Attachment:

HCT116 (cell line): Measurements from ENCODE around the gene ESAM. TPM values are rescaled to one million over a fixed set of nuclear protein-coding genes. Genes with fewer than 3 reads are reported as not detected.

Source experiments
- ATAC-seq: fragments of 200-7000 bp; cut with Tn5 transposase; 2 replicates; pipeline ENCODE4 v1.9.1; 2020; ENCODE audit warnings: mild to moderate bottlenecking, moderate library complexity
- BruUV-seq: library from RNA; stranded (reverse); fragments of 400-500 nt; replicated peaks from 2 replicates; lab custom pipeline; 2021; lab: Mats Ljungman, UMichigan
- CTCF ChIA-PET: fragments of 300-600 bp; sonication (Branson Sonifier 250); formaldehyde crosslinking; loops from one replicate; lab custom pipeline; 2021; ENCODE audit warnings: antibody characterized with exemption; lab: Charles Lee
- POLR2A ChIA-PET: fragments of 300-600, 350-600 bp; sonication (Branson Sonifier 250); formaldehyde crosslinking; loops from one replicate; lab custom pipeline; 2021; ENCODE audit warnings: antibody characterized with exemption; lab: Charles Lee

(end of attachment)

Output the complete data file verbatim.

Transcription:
HCT116 (cell line): Measurements from ENCODE around the gene ESAM. TPM values are rescaled to one million over a fixed set of nuclear protein-coding genes. Genes with fewer than 3 reads are reported as not detected.

Source experiments
- ATAC-seq: fragments of 200-7000 bp; cut with Tn5 transposase; 2 replicates; pipeline ENCODE4 v1.9.1; 2020; ENCODE audit warnings: mild to moderate bottlenecking, moderate library complexity
- BruUV-seq: library from RNA; stranded (reverse); fragments of 400-500 nt; replicated peaks from 2 replicates; lab custom pipeline; 2021; lab: Mats Ljungman, UMichigan
- CTCF ChIA-PET: fragments of 300-600 bp; sonication (Branson Sonifier 250); formaldehyde crosslinking; loops from one replicate; lab custom pipeline; 2021; ENCODE audit warnings: antibody characterized with exemption; lab: Charles Lee
- POLR2A ChIA-PET: fragments of 300-600, 350-600 bp; sonication (Branson Sonifier 250); formaldehyde crosslinking; loops from one replicate; lab custom pipeline; 2021; ENCODE audit warnings: antibody characterized with exemption; lab: Charles Lee